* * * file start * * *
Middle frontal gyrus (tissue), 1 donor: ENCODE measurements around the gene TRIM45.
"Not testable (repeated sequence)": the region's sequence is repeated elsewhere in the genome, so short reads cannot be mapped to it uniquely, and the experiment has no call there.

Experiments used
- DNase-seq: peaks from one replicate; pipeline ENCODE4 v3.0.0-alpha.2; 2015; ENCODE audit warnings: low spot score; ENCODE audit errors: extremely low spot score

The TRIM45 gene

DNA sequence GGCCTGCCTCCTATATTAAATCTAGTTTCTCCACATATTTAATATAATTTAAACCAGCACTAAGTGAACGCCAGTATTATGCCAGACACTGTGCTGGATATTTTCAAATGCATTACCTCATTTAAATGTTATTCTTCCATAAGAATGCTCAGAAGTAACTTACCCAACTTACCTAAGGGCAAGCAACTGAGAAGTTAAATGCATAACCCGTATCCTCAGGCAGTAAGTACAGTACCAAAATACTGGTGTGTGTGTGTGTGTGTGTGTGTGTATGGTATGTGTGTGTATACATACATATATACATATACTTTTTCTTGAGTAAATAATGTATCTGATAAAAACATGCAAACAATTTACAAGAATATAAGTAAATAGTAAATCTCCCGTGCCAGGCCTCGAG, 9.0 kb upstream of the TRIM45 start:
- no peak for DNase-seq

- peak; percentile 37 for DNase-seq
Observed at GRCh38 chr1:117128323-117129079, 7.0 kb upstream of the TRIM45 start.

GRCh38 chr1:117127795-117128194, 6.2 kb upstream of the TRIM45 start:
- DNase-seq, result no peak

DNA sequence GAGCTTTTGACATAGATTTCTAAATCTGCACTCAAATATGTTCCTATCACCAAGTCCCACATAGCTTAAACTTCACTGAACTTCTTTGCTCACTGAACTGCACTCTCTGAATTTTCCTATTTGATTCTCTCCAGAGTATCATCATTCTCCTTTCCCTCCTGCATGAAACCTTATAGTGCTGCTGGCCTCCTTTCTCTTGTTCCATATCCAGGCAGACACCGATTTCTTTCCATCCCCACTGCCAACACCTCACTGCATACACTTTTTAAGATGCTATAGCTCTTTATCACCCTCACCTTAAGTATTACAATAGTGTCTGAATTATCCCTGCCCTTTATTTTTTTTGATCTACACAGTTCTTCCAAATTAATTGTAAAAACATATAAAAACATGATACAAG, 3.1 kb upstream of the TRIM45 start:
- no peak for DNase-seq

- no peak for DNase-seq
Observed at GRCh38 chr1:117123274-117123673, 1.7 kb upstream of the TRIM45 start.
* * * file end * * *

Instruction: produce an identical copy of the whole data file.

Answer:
Middle frontal gyrus (tissue), 1 donor: ENCODE measurements around the gene TRIM45.
"Not testable (repeated sequence)": the region's sequence is repeated elsewhere in the genome, so short reads cannot be mapped to it uniquely, and the experiment has no call there.

Experiments used
- DNase-seq: peaks from one replicate; pipeline ENCODE4 v3.0.0-alpha.2; 2015; ENCODE audit warnings: low spot score; ENCODE audit errors: extremely low spot score

The TRIM45 gene

DNA sequence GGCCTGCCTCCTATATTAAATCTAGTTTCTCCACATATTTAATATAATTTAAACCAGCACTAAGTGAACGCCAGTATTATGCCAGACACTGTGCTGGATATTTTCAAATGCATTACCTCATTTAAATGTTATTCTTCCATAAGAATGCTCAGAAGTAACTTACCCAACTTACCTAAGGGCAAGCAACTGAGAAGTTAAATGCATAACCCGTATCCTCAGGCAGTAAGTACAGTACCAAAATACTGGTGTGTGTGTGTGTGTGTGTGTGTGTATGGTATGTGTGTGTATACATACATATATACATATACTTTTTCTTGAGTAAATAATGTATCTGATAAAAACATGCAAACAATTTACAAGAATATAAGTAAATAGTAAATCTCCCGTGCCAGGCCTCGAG, 9.0 kb upstream of the TRIM45 start:
- no peak for DNase-seq

- peak; percentile 37 for DNase-seq
Observed at GRCh38 chr1:117128323-117129079, 7.0 kb upstream of the TRIM45 start.

GRCh38 chr1:117127795-117128194, 6.2 kb upstream of the TRIM45 start:
- DNase-seq, result no peak

DNA sequence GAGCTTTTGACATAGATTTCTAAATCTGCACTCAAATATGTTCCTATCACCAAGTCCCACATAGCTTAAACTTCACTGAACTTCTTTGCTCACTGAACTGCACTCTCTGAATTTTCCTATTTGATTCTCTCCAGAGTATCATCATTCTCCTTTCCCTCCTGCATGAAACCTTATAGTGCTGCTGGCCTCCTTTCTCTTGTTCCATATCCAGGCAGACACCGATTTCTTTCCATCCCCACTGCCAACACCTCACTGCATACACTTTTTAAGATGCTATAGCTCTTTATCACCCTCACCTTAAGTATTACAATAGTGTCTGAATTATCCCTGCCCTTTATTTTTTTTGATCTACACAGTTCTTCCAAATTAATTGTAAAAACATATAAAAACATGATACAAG, 3.1 kb upstream of the TRIM45 start:
- no peak for DNase-seq

- no peak for DNase-seq
Observed at GRCh38 chr1:117123274-117123673, 1.7 kb upstream of the TRIM45 start.